It was an interactive presentation, educational and fun. They have a great sense of humor. We went on a “bush walk” and there were stations set up along the trail. We tried to figure out what animal made a certain track it was an Eland - Alisa answered that one. At the next stop, we were all given gum seeds and told to put them under our tongue at the same time. They popped — think pop rockets candy — I screamed when it popped. The bushman laughed out loud. Next we were introduced to the Sully bush. The leaves of this bush are boiled, and the tea is used for coughs, and stomach issues. I’m guessing constipation because apparently you will be going to the bathroom a lot. Next up was the burn bush — a powder is made from the root and used for cuts —it burns but the next day the cut is better. My favorite was the snake head bulb and the woman who told us about it. Again, a powder is made. It is put in the water where animals drink. They develop an immunity to it, so when they eat the flower of the Snake Head, they will not be poisoned. Seems vaccines have been around along time.
Then we had photo ops. Fun — of course 9R jumped right into the fray — as soon as she sat down, a small boy jumped into her lap and held on tight. I watched them laugh together and saw as 9R started to feel the magic that is Africa. Honored to be able to see.
The San were the tribes people that the British forcibly put into the Gold mines. They are a small people. Once in, they never saw the light of day. When they died, another group was rounded up. ( Michener’s “ The Covenant”). It is rumored that as late as the 1950’s, The San were hunted here.
Riding into Zelda yesterday aft., those of us who ride adv. bikes stood up on our pegs - the road was sand and gravel. Once we were parked, one of the women asked why. Alisa explained and this morning when we rode out, everyone at least tried to stand. Pretty cool.
So our guide Rob speeds up, I stay with him, and the someone comes speeding by us, I laugh into my helmet — 9R — she was flying. Rob took off after her —- they were gone.
Still smiling, I pull up behind Rob to wait for the others, he is a little upset with himself because his competitive self got the best of him — but he loved every min. 9R has to put $2 into the bag of shame for passing the leader. As far as she is concerned, it was worth it. Fun stuff.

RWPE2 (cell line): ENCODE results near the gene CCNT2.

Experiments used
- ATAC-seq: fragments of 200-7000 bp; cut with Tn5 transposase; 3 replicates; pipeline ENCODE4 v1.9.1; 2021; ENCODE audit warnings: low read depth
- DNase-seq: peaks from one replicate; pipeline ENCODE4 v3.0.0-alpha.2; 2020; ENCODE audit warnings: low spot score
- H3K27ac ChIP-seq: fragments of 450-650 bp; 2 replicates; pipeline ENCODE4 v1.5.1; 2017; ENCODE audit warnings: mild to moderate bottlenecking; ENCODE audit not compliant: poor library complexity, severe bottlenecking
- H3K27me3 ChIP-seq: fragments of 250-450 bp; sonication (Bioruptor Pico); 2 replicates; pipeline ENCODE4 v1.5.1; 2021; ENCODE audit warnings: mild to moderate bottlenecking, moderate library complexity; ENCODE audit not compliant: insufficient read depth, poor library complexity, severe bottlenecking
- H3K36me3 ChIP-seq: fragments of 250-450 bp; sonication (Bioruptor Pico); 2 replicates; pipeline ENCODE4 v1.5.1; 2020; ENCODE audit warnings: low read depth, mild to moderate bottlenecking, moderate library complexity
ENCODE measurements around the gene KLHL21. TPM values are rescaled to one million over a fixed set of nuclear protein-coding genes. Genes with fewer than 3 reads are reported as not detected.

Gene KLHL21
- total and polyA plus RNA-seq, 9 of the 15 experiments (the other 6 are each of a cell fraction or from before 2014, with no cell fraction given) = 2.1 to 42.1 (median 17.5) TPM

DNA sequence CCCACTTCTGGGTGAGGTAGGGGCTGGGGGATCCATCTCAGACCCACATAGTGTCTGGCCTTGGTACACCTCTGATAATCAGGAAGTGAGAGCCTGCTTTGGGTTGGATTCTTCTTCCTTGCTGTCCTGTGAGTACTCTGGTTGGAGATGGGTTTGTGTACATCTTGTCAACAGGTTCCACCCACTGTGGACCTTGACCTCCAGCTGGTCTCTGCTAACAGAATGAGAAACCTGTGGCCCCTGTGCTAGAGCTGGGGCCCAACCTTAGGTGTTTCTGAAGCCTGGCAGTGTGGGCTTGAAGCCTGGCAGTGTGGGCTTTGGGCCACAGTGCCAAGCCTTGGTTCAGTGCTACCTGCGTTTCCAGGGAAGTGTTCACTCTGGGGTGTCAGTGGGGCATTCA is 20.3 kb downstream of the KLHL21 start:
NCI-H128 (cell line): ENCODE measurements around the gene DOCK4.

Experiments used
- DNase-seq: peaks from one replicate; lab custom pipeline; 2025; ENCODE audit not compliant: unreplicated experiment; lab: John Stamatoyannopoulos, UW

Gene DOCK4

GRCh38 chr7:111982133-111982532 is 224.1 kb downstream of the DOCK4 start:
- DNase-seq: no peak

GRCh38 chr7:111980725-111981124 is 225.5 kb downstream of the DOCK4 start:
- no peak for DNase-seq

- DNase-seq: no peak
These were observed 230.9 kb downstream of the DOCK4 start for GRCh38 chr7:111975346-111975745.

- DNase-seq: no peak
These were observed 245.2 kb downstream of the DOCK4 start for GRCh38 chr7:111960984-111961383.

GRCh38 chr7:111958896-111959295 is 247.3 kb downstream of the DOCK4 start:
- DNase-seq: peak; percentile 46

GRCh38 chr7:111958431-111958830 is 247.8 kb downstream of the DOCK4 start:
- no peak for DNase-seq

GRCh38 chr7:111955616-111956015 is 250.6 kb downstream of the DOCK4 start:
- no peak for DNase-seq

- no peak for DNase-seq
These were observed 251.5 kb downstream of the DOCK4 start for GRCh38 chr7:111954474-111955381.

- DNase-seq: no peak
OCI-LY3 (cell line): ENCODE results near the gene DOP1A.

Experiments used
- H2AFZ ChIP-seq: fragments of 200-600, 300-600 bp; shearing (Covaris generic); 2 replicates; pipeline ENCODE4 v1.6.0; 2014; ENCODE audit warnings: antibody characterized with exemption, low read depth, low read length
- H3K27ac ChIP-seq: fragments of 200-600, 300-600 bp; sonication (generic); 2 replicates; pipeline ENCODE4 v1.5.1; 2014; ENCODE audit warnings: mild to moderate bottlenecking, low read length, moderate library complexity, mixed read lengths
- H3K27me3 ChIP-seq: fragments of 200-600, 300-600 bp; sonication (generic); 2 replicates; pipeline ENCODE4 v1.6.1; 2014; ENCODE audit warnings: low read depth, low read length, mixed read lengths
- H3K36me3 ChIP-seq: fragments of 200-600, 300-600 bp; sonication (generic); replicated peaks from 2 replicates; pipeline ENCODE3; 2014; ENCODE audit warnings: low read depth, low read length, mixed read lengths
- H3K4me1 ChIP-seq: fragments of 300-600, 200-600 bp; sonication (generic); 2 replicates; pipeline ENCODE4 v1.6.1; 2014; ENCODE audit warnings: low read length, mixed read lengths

The bag of shame. It is a bag where money is put when anyone of us screws up. Forget to drop off our room key, drop our gear, pass the leader, ask asinine questions, forget to have our passport with us at a border crossing, etc. etc. Leaders are included. It is a tribe decision. The money collected goes to a local charity for women and children.
Today when we left Zelda, it was warmer and by the time we arrived at the Kalahari Lodge in Maud, Botswana, it was 30 degrees Celsius.
Today was about border crossings. Leaving Namibia was fairly straight forward. Stop, go in, fill out a form, get our passport stamped, and off we go. Maybe half a mile later, we stop again to enter Botswana. This also ended up being fairly straight forward as there were no tour buses there when we arrived. I attribute this to Tommy and to asking 9R to not even think about it, as we did not want the Niner curse ( long lines). Still, we had to wait for the bike paperwork, which took about an hour and a half. Interesting posters in the Namibia post. ( Trans Kalahari Border Post). One was a graphic image of a beaten woman’s face. The text read “ STOP TORTURE”. Another was about stopping elephant poaching. Entering the border area for Botswana, there was a huge billboard that read ZERO Tolerance for Corruption.
Waiting for paperwork distractions —-
Barb goes to the toilet and forgets her TP, there is what she thinks is a box of wet wipes on the toilet —- condoms. We were all hysterical, and of course 9R and I went back in to take a pic of the box. The funniest part was Barb’s comment about not being sure what they were because she didn’t have any experience with them. BTW — all photos that go with this post will be uploaded to FB.
Talking to other people while waiting. Daniela is Namibian and is on holiday with her family. She wants a motorcycle.
We also met a mature woman with her husband. Barb lives in Botswana, was born in Zimbabwe. She was full of joy and jealously when she found out all these bikes were being ridden ( except 1) by women. We took a photo of her on Colette’s bike before we knew her name. She sent it to her son.
Riding today, there were lots of cattle, donkeys, horses, and dogs in and alongside the road. The horses looked great, the dogs not so much. The coolest thing for me was having an ostrich run along side of us as we traveled down the road at 120 km an hour. Art in action.
One advantage of group riding is watching the dance of the group. The passing of trucks, the dodging of live animals, and of dead ones. Today, I felt a part of something greater - felt part of the rhythm of one. Not only with the group but with this place.